“There are few priests and deacons serving a large area,” Father Gregory said.  “Some priests lead six to eight churches. Worship in the area is often held outside.  At some point, a congregation may build a mud hut to serve as a church.”

After the sessions, students served food, performed skits, danced and sang for the team to thank them for coming. 

At the end of the visit, the mission team donated Bibles—those they had used for the training—to the villagers, who broke into spontaneous dancing and cheering.


Sharing in the Eucharist.

It was incredible serving at the altar with priests from other countries, speaking different languages, yet sharing the divine occurrence,” Father Gregory said. 

 “At one point, they gave us a goat, the equivalent of an expensive car in our culture.  They led us on a procession, singing and dancing as we traveled down the dirt road to be presented this gift,” he said.

As a mother of four children, Cynthia was hesitant about the trip at first, but quickly found her niche on arrival in Tanzania. 

Reared Roman Catholic in Southwest Pennsylvania, she met Gregory in college, where she was a music major and flutist. 

While her third child was ill with bacterial meningitis, she was inspired by the skill of technicians who discovered and treated her son’s illness. 

She retuned to school to earn a degree in medical technology, and began working in hospitals and private labs. 

Now she teaches music at Holy Family Catholic School, conducts church choirs and plays flute with the Couer d’Alene symphony, North Idaho College Orchestra and chamber groups.

In Tanzania, Cynthia’s teaching focused on three subjects: HIV and AIDS education, the role of a priest’s wife, and marriage, chastity and prayer.  The students’ kindness, love and the simplicity of their lives inspired her.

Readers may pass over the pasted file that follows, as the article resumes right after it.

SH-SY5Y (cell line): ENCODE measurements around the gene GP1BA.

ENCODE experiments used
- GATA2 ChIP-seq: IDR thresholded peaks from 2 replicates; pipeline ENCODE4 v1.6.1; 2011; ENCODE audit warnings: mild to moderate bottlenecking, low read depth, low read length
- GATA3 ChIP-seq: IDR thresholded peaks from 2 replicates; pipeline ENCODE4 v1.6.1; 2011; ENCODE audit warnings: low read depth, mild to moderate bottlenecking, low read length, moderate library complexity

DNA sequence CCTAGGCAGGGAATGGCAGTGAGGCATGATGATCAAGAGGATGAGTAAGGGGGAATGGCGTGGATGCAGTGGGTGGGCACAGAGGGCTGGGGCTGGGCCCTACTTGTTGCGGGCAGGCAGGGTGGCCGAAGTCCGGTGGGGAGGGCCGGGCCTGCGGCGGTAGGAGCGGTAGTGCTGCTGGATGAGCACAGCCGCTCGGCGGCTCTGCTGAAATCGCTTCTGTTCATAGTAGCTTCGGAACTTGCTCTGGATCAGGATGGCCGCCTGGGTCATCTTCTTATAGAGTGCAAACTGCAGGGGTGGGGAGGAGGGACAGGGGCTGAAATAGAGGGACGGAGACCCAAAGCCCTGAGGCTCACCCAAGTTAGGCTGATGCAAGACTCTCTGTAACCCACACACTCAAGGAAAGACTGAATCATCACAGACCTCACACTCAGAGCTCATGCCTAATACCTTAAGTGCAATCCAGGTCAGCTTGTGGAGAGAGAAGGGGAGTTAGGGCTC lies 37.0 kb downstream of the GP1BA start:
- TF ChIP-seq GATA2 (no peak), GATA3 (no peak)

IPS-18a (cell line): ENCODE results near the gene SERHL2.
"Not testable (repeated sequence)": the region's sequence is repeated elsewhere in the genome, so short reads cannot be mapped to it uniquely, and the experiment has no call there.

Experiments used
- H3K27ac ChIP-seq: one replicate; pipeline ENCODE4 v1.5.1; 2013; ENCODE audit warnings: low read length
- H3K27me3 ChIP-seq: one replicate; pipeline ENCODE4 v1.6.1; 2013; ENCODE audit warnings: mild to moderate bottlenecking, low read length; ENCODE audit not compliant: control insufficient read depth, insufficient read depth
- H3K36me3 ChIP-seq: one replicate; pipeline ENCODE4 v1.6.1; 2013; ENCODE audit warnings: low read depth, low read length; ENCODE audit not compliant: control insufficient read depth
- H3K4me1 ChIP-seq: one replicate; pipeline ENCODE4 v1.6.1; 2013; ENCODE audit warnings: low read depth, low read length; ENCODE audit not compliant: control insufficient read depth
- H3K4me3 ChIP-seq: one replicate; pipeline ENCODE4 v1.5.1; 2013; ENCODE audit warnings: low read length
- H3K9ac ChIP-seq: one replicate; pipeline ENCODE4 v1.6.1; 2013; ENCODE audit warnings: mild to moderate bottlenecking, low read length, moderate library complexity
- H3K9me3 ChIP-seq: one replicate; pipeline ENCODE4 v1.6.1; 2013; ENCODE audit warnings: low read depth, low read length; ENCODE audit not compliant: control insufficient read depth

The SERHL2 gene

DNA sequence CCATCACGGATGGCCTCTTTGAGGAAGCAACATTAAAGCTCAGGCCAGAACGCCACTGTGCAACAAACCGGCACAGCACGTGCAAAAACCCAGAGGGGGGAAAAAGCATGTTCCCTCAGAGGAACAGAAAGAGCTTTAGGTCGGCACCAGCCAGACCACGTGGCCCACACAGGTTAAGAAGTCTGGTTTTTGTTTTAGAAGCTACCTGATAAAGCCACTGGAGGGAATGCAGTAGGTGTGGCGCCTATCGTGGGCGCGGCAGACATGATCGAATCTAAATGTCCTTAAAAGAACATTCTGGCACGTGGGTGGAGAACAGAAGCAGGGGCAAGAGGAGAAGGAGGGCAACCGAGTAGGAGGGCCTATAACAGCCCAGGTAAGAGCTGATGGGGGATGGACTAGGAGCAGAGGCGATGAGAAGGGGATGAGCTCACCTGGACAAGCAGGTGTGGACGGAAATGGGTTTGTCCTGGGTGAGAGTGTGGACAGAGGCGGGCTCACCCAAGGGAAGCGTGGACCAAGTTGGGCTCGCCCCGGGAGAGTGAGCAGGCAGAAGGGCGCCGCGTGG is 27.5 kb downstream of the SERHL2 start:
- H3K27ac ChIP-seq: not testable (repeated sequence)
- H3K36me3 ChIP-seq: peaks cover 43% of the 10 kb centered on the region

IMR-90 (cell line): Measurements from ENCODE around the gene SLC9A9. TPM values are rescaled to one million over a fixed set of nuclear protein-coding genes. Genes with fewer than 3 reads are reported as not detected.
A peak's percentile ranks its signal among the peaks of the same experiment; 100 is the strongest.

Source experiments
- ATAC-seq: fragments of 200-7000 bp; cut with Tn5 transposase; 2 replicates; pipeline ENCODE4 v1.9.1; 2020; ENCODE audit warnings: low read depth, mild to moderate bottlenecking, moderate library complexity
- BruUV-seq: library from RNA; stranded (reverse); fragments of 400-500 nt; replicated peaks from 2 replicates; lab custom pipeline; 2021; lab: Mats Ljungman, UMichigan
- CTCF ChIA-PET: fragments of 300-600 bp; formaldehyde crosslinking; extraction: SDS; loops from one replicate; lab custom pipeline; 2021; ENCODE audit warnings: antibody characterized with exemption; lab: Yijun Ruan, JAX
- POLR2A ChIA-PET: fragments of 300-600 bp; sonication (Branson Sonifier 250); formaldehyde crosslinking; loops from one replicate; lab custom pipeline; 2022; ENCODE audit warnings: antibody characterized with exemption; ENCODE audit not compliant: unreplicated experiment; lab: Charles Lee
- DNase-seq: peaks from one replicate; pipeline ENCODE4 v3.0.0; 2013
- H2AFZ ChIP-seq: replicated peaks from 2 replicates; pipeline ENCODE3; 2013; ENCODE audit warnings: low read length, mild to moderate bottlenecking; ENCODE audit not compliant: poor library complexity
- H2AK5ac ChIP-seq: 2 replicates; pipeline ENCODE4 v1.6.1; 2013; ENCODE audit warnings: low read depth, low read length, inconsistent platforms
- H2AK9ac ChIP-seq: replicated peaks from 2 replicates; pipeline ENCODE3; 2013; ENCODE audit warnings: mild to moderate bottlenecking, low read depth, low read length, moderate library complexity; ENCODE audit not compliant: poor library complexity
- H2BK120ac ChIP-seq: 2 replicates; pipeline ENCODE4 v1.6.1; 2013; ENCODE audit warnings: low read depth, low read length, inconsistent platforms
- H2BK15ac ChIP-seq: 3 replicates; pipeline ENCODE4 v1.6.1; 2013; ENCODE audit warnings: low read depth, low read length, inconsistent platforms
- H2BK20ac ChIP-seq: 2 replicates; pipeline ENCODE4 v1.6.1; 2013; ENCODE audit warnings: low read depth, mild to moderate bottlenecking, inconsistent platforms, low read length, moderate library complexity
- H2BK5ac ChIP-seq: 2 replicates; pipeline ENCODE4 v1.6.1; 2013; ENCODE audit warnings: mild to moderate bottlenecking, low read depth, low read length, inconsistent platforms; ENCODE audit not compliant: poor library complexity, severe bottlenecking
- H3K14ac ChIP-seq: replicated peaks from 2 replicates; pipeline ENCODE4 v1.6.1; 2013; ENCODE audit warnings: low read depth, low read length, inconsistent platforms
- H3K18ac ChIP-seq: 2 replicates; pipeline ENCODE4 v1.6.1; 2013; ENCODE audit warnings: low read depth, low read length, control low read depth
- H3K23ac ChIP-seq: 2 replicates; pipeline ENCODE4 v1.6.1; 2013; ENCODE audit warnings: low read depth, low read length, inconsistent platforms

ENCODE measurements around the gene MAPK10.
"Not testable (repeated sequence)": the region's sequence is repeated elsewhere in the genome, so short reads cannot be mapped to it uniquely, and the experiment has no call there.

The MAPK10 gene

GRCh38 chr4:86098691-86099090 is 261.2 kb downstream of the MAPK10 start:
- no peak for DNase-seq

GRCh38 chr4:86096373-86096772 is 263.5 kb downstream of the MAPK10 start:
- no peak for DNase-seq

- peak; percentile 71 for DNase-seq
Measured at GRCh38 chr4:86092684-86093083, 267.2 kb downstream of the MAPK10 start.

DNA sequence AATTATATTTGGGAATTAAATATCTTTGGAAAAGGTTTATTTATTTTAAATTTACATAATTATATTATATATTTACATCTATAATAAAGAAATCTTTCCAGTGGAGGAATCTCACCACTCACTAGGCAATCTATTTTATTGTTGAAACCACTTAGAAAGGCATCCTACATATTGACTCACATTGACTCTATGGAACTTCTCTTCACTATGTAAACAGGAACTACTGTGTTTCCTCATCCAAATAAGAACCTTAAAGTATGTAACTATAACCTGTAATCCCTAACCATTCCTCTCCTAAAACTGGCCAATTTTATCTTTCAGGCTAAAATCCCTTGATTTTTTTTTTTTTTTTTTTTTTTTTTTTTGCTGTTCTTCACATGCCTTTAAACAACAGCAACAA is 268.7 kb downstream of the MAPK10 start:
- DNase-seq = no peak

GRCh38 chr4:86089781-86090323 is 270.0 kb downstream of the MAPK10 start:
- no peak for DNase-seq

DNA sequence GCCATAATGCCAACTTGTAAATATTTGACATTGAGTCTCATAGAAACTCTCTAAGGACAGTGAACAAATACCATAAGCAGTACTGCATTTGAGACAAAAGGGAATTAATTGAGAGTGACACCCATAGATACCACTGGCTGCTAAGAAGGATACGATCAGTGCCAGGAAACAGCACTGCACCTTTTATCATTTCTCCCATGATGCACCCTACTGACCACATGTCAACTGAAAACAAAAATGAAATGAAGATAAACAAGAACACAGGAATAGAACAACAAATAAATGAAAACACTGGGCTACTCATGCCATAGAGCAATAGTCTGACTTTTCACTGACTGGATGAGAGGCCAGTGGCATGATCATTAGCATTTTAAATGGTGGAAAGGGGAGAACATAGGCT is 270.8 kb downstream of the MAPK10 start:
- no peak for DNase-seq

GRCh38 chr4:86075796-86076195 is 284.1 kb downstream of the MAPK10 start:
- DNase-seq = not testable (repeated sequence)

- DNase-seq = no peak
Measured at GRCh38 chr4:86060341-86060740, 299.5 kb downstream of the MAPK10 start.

“We gave them hope.  For people who have nothing, the belief in a glorious afterlife is a wonderful gift.  They were glowing with love and hope.  I came home with the desire to live more simply,” said Cynthia.

In Tanzania, they waste nothing.  We make trash.  They make no trash.  I especially came to appreciate the value of water.  They have no clean water, and much of their illness and death relates to the quality of the water.  Since we are so blessed, we should be a blessing to others.  I came home wondering how I can help others.”

Alan applied to Orthodox Christian Mission Center to join a mission trip after many years of thinking he should go, but feeling no strong pull. 

Growing up in a Protestant church in the United Kingdom, he moved to Canada in 1969, met his wife and converted to the Orthodox Church.  He is a youth leader and president of his parish. 

He had three choices for mission, and Tanzania was his third choice, “but when they called, I accepted in 30 seconds and thought, yes, this feels right.  The grace of God entered in and told me it was right.  While getting ready, many things came up to discourage me, but I remained on course.  I thought, ‘Your will, Lord, let it be,’” Alan said.

When he arrived in Rubale, he was impressed by the welcome. 

“The people are gentle and peaceful. They greeted us as brothers and sisters. They, who have nothing, were generously giving us gifts, a few eggs, a papaya or a banana. 

“They taught us that when you shut your mind to external stimuli and your cravings, God will speak to you,” said Alan.

 “Every night the children came around playing games.  We had crayons and pictures for them to color.  They were delighted, having never seen crayons before.”

Father Gregory said he has become convinced that “I am not suited for our culture.  I loved living simply.” 

For information call 208-773-2876.

By Deidre Jacobson - The Fig Tree - Copyright © March 2005